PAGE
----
Twenty two years after its West End premiere, Buddy continues to enthrall crowds across the world and it’s easy to see why. An early juke box musical, predating both Mamma Mia! and We Will Rock You - this rocking and rolling show proves itself to be a far superior product as it is a superbly put together theatrical event.
It’s less a musical than a play with songs and herein lies its strength. This contrasts with other jukebox musicals where the songs are tenuously incorporated into a slim narrative. Here the songs are used within the telling of the short career of Buddy Holly in scenes set in the recording studio and through recreations of live performances by Holly and his band, the Crickets.
In a sense the show is almost a tribute gig with a bit of story thrown in. This is particularly true of the second half where the vast majority of time is given over to recreating Holly’s final gig at the Surf Ballroom in Clear Lake, Iowa, before his untimely death in a plane crash.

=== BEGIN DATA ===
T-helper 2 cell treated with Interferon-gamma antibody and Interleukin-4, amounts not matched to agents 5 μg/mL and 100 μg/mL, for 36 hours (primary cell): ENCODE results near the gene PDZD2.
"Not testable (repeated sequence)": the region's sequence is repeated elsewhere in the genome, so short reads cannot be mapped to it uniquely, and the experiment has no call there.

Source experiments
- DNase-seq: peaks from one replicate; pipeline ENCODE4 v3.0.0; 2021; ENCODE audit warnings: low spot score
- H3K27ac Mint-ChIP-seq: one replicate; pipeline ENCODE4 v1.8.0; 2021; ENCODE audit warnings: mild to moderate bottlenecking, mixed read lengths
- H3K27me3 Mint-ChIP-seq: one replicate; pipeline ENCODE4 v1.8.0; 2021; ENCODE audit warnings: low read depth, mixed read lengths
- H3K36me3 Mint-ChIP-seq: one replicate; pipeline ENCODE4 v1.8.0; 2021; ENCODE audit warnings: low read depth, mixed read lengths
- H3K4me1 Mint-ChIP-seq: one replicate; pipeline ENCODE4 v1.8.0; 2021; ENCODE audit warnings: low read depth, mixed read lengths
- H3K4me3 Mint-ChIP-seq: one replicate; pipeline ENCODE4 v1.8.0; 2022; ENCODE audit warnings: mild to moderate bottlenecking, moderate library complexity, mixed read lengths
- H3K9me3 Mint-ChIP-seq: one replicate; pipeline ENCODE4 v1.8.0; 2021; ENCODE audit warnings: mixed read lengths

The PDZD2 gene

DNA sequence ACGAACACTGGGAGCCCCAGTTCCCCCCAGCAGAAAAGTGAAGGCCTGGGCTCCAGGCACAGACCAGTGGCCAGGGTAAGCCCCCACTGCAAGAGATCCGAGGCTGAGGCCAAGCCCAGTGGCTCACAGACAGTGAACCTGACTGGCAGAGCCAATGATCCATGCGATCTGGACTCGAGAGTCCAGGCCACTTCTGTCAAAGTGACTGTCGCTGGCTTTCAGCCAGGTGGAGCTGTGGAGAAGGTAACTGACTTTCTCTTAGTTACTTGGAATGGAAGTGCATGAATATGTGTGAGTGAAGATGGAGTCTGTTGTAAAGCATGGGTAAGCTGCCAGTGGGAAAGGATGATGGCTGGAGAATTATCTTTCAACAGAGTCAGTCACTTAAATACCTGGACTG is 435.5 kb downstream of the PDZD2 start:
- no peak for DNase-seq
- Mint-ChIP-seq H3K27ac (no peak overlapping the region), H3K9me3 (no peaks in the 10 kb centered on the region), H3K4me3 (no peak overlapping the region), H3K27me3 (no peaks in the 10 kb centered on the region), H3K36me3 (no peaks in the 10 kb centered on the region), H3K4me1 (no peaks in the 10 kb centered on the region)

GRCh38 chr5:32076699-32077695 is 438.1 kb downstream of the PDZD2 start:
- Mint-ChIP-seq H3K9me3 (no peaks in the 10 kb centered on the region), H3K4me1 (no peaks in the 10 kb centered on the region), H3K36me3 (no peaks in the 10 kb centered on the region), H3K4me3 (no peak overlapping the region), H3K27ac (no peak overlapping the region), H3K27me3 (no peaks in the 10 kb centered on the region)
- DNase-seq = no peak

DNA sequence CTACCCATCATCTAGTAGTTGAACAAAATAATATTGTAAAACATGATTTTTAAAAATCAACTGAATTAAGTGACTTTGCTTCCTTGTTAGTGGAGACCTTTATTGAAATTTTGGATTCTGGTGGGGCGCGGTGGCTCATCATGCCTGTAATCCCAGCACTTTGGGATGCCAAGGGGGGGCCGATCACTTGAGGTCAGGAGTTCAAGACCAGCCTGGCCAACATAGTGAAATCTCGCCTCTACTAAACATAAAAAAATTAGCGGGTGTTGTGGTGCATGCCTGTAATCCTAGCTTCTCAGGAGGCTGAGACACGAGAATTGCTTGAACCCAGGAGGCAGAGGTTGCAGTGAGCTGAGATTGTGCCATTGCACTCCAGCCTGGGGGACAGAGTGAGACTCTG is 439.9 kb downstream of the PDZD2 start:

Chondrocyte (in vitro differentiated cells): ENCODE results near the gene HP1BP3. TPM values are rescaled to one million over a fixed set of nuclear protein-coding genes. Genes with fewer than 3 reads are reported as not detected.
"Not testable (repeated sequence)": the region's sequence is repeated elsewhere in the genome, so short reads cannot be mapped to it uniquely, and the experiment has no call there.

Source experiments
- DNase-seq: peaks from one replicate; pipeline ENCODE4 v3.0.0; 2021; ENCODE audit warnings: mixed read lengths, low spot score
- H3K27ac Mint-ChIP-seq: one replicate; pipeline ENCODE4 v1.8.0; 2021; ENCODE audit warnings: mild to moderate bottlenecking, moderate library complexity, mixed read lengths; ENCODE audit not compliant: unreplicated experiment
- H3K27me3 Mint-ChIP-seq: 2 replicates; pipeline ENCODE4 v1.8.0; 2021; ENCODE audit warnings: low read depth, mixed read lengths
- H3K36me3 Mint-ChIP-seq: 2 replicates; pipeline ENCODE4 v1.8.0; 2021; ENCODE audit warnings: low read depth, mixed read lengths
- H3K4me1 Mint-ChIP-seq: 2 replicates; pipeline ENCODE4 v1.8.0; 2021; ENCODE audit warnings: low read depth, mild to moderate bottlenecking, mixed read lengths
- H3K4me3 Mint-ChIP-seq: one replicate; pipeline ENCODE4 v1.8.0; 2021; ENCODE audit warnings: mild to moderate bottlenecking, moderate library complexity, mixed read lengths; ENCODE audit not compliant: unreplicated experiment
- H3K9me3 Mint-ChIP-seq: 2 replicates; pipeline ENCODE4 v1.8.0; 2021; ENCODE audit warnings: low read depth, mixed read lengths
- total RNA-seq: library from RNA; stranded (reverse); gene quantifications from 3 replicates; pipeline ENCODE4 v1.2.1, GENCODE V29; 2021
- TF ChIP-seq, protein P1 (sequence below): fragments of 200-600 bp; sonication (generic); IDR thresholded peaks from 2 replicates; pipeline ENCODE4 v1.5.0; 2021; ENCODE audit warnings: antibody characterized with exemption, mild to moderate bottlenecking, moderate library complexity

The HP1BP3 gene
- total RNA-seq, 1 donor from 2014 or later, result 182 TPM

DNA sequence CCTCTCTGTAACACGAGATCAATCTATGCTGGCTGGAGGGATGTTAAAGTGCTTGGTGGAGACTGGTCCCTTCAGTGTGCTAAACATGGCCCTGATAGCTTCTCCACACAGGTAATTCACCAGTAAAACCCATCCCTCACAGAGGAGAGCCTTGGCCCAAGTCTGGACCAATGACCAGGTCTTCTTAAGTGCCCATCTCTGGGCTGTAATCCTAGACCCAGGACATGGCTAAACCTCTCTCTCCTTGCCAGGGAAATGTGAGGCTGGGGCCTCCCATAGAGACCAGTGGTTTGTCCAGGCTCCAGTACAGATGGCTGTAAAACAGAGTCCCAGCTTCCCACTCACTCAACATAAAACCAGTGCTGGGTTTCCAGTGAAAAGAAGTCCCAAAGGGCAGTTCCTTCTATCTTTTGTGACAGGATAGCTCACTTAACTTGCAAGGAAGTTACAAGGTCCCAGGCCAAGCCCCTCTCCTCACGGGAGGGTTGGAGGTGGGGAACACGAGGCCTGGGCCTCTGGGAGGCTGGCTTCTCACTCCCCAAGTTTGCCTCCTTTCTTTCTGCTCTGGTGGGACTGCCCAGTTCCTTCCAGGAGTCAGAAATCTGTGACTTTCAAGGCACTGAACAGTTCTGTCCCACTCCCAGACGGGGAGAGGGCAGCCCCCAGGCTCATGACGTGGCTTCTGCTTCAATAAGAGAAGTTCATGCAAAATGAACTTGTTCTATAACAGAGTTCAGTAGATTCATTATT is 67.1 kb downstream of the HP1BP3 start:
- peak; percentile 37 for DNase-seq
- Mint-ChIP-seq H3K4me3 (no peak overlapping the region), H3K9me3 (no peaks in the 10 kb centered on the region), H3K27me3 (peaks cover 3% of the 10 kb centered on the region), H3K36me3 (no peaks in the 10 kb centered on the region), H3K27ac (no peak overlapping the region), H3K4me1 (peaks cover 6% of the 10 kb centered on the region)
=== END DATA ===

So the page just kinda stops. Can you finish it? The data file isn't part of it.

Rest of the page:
The cast of twelve actor/musicians are stunningly talented, none more so than the brilliant Glen Joseph who looks as though he was born to play Buddy Holly. His enthusiastic and exuberant performance never falters for a moment and with so much material to perform it’s no wonder he alternates in the role with Roger Rowley who played supporting character Tommy Allsup on opening night in Manchester.
For a man whose career only lasted eighteen months it’s amazing how his legacy has endured. But hearing it live, the quality of the music speaks for itself and if you’re a Buddy Holly fan then this show is the perfect tribute to a great musician.
However, there is much to enjoy for everyone here; fantastic music played by brilliant musicians with great singing in a production that soars from curtain up to curtain down. It’s a treat and total joy to watch.